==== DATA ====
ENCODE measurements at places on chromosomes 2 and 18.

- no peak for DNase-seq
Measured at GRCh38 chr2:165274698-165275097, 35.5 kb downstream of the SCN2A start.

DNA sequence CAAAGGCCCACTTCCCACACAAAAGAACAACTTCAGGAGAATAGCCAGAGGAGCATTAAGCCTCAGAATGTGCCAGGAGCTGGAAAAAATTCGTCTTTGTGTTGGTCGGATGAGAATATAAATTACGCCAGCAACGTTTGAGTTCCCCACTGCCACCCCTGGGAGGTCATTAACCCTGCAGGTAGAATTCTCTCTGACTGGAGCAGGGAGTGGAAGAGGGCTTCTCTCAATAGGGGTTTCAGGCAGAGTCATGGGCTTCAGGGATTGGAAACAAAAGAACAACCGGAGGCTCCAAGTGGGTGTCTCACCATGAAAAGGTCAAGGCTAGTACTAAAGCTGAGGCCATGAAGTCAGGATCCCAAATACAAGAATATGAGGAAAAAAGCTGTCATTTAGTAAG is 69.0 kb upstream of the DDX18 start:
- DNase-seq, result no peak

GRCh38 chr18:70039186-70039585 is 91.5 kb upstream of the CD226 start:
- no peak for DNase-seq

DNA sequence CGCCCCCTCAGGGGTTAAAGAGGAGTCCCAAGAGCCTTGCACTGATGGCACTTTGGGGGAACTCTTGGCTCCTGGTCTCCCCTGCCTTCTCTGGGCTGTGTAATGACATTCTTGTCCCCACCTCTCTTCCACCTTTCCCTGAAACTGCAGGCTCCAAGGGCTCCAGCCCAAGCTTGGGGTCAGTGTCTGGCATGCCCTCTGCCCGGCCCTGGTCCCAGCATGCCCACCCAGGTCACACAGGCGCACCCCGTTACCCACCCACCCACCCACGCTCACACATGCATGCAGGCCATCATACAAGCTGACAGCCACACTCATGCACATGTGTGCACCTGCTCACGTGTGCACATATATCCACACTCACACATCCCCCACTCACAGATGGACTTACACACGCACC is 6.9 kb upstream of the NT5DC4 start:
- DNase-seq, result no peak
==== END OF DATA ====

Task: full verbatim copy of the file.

ENCODE measurements at places on chromosomes 2 and 18.

- no peak for DNase-seq
Measured at GRCh38 chr2:165274698-165275097, 35.5 kb downstream of the SCN2A start.

DNA sequence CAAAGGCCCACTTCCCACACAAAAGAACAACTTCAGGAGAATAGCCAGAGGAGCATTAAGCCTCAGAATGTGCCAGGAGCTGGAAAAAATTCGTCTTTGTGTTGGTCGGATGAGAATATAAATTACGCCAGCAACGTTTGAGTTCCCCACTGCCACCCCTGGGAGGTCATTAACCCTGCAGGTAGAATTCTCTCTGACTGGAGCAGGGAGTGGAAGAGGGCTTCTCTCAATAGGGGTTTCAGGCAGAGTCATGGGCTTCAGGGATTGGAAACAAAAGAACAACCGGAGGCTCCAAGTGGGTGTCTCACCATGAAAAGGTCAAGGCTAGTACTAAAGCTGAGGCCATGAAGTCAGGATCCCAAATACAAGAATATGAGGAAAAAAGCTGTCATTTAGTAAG is 69.0 kb upstream of the DDX18 start:
- DNase-seq, result no peak

GRCh38 chr18:70039186-70039585 is 91.5 kb upstream of the CD226 start:
- no peak for DNase-seq

DNA sequence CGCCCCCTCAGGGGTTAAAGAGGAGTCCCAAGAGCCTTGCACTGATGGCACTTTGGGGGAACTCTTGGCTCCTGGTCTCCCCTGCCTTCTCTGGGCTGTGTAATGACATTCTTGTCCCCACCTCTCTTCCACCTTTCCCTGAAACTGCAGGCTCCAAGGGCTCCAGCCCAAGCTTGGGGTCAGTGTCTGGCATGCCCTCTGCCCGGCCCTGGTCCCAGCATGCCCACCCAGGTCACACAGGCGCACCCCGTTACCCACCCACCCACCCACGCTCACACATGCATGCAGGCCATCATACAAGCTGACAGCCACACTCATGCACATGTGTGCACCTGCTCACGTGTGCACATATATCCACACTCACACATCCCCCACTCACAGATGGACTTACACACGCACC is 6.9 kb upstream of the NT5DC4 start:
- DNase-seq, result no peak